Next’s online strength drives 17% sales rise in latest quarter – Metro US

Next’s online strength drives 17% sales rise in latest quarter

FILE PHOTO: A woman walking under advertising outside a branch
FILE PHOTO: A woman walking under advertising outside a branch of clothing retailer Next in London

LONDON (Reuters) -British clothing retailer Next beat guidance with a 17% rise in third-quarter full-price sales compared to 2019, before the pandemic disrupted trading, but maintained its full-year profit guidance as it expects sales growth to slow.

The lack of profit upgrade after four already this year sent Next’s shares down 3.1% by 0837 GMT on Wednesday, paring year-on-year gains to 41%. The stock hit a record high in September.

Next, which trades from about 500 stores and online, said the impact of pandemic pent-up demand was likely to continue to diminish.

It said stock availability had improved since September but remained “challenging”, with delays in its international supply chain being compounded by labour shortages in the UK transport and warehousing networks.

Next said that to date stock limitations had been offset by strong underlying demand.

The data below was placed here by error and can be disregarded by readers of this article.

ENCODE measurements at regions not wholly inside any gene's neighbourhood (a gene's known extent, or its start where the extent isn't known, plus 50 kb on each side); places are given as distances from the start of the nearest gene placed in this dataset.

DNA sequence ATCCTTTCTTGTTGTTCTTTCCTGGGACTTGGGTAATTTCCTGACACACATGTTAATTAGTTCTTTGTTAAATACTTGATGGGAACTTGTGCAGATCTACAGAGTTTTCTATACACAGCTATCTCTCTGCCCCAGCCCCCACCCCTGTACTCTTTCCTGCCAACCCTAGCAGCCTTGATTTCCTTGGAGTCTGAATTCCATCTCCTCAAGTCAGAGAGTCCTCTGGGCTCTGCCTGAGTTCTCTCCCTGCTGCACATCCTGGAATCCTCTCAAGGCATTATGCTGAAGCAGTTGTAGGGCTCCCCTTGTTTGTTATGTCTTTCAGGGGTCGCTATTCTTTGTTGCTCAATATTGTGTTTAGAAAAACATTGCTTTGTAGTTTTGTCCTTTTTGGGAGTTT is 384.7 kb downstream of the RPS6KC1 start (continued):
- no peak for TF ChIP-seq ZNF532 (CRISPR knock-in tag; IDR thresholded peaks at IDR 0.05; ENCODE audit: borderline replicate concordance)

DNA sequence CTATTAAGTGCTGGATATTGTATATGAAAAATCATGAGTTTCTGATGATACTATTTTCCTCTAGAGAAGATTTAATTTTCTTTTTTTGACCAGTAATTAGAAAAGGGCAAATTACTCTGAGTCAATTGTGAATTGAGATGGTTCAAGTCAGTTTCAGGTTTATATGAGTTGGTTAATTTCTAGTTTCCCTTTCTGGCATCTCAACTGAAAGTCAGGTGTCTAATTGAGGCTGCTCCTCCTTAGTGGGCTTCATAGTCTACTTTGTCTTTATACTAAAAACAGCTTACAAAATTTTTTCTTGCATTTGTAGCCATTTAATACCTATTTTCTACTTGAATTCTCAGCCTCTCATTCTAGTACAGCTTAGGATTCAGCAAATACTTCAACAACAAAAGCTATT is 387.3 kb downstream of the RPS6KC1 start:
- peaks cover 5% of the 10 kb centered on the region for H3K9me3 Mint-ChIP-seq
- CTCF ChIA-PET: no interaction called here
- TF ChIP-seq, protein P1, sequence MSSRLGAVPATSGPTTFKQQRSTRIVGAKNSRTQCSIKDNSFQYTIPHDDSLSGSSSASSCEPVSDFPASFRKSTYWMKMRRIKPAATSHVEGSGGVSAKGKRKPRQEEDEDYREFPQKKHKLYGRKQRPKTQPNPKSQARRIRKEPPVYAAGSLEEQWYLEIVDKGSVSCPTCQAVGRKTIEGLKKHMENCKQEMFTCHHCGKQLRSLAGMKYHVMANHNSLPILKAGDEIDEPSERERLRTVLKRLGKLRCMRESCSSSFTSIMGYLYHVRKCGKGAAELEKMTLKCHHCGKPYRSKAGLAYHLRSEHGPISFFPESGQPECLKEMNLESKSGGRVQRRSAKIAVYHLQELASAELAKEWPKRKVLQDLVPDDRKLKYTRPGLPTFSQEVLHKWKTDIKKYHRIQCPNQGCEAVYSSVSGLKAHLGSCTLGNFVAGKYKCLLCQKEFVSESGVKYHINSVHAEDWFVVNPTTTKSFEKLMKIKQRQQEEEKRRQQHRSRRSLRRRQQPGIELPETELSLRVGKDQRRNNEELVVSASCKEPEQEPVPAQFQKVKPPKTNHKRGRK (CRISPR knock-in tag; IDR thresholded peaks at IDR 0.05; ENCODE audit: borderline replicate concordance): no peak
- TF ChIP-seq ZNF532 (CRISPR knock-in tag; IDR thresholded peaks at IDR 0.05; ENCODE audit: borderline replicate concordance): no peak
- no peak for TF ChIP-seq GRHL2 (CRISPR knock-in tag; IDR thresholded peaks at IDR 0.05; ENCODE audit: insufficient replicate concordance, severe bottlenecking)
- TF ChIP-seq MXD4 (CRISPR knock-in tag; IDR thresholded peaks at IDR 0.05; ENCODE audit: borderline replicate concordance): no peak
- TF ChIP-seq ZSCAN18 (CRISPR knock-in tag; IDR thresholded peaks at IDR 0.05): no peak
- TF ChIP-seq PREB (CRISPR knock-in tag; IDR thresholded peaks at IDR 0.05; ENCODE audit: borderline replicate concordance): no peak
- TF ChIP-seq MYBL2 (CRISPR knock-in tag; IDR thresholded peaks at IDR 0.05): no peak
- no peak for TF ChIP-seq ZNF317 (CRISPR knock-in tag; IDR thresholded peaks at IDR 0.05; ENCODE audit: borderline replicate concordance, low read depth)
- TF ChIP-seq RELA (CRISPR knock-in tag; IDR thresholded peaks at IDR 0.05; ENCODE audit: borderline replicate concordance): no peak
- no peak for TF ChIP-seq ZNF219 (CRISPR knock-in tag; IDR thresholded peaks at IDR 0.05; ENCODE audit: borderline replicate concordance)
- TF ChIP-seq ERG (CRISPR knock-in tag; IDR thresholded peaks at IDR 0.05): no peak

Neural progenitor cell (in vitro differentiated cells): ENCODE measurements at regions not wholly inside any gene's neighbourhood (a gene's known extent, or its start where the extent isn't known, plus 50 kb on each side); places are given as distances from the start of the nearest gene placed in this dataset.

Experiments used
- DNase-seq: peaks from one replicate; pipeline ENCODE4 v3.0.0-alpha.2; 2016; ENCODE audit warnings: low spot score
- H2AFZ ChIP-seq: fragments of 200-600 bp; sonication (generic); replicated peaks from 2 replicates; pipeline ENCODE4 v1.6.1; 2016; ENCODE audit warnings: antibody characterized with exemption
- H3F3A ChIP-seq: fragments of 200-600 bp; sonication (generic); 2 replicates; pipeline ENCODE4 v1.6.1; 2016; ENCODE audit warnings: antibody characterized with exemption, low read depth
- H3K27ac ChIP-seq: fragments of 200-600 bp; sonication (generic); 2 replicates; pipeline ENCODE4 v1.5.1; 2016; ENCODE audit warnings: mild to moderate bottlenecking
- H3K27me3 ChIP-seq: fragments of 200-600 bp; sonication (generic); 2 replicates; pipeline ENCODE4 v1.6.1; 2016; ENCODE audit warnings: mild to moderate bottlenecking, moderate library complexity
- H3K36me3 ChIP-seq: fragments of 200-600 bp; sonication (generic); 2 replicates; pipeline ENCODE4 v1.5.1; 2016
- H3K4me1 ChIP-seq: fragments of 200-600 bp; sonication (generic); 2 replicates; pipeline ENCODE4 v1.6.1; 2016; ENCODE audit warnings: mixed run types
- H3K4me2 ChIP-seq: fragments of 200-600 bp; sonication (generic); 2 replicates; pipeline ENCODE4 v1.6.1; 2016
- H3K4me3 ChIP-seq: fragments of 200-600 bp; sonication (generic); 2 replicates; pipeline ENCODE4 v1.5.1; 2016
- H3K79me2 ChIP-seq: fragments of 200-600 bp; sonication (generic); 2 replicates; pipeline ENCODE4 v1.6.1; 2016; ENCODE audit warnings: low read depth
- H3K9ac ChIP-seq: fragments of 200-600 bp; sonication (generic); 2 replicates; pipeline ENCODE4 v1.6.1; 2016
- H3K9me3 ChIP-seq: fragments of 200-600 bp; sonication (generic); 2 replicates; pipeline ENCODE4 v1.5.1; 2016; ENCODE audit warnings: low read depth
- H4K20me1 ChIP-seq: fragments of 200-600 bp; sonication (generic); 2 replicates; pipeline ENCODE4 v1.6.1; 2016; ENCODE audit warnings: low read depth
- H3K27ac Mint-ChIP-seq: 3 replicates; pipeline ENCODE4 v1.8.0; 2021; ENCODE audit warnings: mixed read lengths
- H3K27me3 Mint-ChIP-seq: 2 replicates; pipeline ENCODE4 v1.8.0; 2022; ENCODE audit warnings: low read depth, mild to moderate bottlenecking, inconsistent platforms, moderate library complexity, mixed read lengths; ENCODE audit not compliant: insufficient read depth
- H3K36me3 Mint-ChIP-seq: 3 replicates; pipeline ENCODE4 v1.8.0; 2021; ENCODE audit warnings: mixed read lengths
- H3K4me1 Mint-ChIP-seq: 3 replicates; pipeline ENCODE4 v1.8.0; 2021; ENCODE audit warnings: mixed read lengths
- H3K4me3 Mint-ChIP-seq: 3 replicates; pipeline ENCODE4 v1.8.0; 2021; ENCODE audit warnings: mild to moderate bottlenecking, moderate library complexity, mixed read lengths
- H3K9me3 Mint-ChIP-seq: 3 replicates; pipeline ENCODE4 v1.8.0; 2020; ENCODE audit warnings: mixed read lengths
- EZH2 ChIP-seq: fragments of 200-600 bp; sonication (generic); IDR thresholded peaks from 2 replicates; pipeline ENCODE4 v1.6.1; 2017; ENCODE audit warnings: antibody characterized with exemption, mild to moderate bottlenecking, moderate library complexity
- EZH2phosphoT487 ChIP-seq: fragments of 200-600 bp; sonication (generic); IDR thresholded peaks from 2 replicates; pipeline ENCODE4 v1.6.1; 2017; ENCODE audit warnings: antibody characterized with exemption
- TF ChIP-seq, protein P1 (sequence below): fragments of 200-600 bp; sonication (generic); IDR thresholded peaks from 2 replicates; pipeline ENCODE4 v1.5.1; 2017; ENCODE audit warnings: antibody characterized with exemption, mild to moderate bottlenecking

“Although consumer finances are in good shape, price increases in essential goods (such as fuel) may moderate demand for more discretionary purchases,” it added.

Next had reported in September that full-price sales in the first eight weeks of its fiscal third quarter had risen 20%.

It said on Wednesday they had risen 14% in the final five weeks of the period to Oct. 30. This was ahead of its forecast of 10% growth.

Third-quarter online sales rose 40%, while store sales in the United Kingdom and Ireland were down 6.1%.

However, Next kept its forecast for full-price sales in the fourth quarter to rise 10% versus 2019-20 and for a full-year pretax profit of 800 million pounds ($1.1 billion), up 6.9% compared to 2019-20.

“We do not expect sales to continue at the level seen in Q3,” it said.

Next has proved a resilient performer during the pandemic, benefiting from its long-established online operations.

Rivals with weaker or no online business, notably Primark, saw large falls in sales. Others, such as Topshop-owner Arcadia, and Debenhams went bust.

“Next … increasingly looks like one of the high street’s winners, adapting better than most to changes in consumers’ shopping habits,” said Zoe Gillespie, investment manager at Brewin Dolphin.

Separately on Wednesday German online fashion retailer Zalando reported a slump in quarterly profit as it offered discounts to try to keep customers shopping online.

(Reporting by James Davey, Editing by Emelia Sithole-Matarise and Mark Potter)

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